“Without a doubt,” Clifton replied. “They belong to the ericine genre 3 and contain an aromatic oil with a pleasing odor which is antispasmatic. It is found in North America where it is vulgarly called palommier. You must know this plant, Uncle Robinson.”

“I must know it but I don’t know it.”

“As palommier perhaps, but as mountain tea or Canadian tea?”

“Ah! Sir, you said it right!” Uncle replied. “I know this Canadian tea well. It is the tea of the emperor of China. Unfortunately it is sugar that we still do not have but we will find that later. Let us collect this tea as if the beets were growing in our fields and as if our sugar mills were ready to go into operation.”

They followed Uncle’s advice. The tea joined the citrons in the bags of the voyage. Clifton and his two companions then continued with their journey to the northeast. The birds were numerous in this part of the island but they flew from tree to tree not allowing anyone near them. For the most part, they were finches of the order of sparrow, recognizable by the two short jaws of their beak. Besides, from an edible point of view, they were not worth an arrow. However, Robert skilfully killed a few gallinaceous from the tridactyl 4 group which have long pointed wings. The upper part of their bodies are an ashen yellow with black rays and bands. These tridactyls walk poorly but they fly very fast which however did not save them from Robert’s arrows.

At about eleven o’clock in the morning, they halted near one of the sources of the river. Lunch consisted of a piece of cold capybara and rabbit mixed with aromatic herbs. The river source furnished fresh water. Uncle added some citron juice which softened the raw taste. They then continued on their way. Clifton was always thinking of his amadou and he was astonished that he still had not found this parasitic plant which counts more than ten thousand species and grows naturally everywhere on earth.

At this moment a rustling of wings was heard in a thicket. Robert leaped forward preceded by a growling Fido.

“Well done, Fido, well done!” Robert shouted.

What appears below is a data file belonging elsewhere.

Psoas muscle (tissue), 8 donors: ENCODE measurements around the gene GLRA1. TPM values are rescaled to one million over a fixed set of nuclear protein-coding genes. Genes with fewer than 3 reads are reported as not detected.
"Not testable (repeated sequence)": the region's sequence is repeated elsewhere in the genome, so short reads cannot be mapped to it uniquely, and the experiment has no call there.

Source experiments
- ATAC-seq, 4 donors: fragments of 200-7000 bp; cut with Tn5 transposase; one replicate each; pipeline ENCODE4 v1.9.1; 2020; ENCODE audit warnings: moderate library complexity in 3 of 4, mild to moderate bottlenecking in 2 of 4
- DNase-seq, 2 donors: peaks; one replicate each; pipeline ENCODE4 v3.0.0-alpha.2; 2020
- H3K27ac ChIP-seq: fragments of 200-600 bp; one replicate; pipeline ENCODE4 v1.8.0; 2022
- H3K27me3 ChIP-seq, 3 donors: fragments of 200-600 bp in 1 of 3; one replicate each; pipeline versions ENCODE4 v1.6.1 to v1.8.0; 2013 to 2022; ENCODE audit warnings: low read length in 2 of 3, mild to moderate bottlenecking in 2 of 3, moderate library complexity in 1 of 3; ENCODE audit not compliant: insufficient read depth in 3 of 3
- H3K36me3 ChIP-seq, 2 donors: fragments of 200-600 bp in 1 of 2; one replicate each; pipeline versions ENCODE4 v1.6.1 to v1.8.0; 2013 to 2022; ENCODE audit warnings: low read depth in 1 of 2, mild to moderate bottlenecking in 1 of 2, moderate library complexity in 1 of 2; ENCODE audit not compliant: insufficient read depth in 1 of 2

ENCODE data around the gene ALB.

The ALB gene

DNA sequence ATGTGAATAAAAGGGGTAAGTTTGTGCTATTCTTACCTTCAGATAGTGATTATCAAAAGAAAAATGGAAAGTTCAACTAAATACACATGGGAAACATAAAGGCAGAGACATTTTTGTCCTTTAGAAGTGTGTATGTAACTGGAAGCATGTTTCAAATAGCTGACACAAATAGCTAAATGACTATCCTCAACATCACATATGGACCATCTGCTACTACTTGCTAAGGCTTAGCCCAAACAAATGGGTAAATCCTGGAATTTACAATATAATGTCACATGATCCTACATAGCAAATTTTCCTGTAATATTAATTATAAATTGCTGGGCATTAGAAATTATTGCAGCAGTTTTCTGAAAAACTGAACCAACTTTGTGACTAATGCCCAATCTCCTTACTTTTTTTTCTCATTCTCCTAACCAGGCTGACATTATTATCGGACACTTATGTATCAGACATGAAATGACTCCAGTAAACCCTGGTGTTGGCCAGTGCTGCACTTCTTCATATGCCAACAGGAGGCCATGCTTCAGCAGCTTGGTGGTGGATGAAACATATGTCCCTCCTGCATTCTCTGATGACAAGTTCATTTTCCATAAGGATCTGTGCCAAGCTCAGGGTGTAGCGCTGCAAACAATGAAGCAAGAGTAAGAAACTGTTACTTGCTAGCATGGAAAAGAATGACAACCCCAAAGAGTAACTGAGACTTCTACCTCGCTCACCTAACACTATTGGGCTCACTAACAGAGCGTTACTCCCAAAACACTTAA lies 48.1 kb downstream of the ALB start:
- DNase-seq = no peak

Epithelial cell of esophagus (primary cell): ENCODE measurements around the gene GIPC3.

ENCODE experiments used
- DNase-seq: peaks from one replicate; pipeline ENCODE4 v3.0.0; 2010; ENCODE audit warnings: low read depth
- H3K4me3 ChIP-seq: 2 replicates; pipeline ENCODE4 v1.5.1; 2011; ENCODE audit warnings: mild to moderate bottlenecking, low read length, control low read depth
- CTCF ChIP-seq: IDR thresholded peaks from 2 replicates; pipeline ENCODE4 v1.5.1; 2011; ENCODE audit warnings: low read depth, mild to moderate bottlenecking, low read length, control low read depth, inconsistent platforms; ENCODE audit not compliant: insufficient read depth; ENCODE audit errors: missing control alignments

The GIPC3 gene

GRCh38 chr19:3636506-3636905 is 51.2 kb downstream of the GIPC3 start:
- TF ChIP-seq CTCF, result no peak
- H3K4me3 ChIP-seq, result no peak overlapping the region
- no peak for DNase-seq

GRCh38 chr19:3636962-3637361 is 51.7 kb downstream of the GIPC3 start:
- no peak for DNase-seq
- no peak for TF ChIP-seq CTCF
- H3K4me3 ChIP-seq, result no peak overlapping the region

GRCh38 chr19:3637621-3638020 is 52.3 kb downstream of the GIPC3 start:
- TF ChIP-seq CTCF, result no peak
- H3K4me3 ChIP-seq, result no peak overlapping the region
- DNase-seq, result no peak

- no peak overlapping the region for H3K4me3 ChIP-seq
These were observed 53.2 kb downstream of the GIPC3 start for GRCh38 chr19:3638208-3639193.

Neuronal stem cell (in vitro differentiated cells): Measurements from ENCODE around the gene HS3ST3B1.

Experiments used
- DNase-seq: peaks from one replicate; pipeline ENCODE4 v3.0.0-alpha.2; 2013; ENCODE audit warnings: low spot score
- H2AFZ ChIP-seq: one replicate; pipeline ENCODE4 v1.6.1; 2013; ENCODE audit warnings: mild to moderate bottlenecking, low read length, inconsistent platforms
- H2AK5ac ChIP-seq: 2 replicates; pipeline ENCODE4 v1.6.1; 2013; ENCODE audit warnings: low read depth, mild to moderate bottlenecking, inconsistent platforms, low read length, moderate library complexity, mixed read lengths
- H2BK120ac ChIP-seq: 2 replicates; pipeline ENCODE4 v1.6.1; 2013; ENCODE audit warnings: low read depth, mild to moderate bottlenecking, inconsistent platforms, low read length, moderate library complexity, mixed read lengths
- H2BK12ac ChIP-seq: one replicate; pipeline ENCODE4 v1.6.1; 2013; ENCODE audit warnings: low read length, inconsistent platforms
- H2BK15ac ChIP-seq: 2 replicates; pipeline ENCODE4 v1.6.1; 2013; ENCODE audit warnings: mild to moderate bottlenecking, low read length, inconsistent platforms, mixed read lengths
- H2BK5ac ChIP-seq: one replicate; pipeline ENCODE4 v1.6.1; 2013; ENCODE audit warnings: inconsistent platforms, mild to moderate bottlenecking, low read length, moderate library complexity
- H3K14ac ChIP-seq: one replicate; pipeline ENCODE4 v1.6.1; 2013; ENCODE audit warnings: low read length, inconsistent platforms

This recommendation would not have been followed if Robert had not arrived promptly. Fido’s victim was a magnificent wild cock that the lad could still take alive. Clifton was not mistaken about the origin of this gallinule. It evidently belonged to the domestic race of medium height of a variety called the Benthane cock. The feathers of its ankle make a sort of cuff. However, one feature of this animal caught Robert’s attention.

“Look, a cock with a horn on its head.”

“A horn!” Clifton shouted, examining the animal.

“In fact,” Uncle replied, “a horn firmly implanted at the base of its comb. This cock would be fierce in combat. Well, Mr. Clifton, I who have seen everything have never seen a cock with horns!”

Harry Clifton did not know what to say. He looked at the bird in a strange way and all he could say was:

“Yes, it really is a Benthane cock!”

Uncle tied the bird’s wings. He wanted to carry it alive to the poultry yard. The voyagers then continued their excursion turning a bit to the east to join the watercourse. However, neither mushrooms of the polypore genre nor morils that could take the place of amadou were found. Fortunately they did find a plant that could be used for this purpose. The plant belonged to this large family of composite flowers. It was the artemise, vulgarly called armoise which counts among its principal species the wormwood, the citron tree, tarragon, alpine wormwood, etc. This species was Chinese armoise or omoxa armoise covered with a cotton down. It was frequently used by the doctors of the Heavenly (Chinese) Empire.

Clifton knew that the leaves and stems of this plant, covered with long silky hair would catch fire from a spark when they were thoroughly dried.

“At last, this is our amadou,” Clifton shouted.

“Good!” Uncle replied with joy. “Our day has not been wasted. And all I can see is that Providence always gives us the best. That is all I can see. It must not do otherwise. We can depend on it.”

They collected a certain quantity of the armoise and then went southwest. Two hours later they reached the right bank of the river and at six o’clock in the evening the family was reunited at the camp. For supper they had a spiny lobster caught by Marc among the rocks at the point. Clifton described all the details of their excursion. The Benthane cock was placed in the poultry yard where it was the finest ornament.

But when the meal was over there was a big surprise, even an emotional one, for Uncle Robinson. Belle came to him and gave him a glossy red lobster leg shell stuffed with tobacco. At the same time Jack presented him with a hot cinder.

“Tobacco!” Uncle shouted, “and you said nothing about it to me!”

In spite of himself, the worthy sailor blinked his wet eyes. The pipe was soon lit and a fine odor of tobacco filled the air.

“You saw it well, my worthy friend,” Clifton then said, “that Providence which has already given us everything, reserved yet another surprise for you.”

  1. The cryptogamous are plants whose reproductive organs are barely visible like the ferns and the mosses.
  2. Which produces a sugary substance.
  3. Or ericacea plants, which comprise the heather, the strawberry trees, rhododendrons and azaleas.
  4. Birds whose feet have three digits.

[prev] [up] [next]

Translation Copyright © 2000 Sidney Kravitz
Copyright © Zvi Har’El
$Date: 2007/12/23 17:44:42 $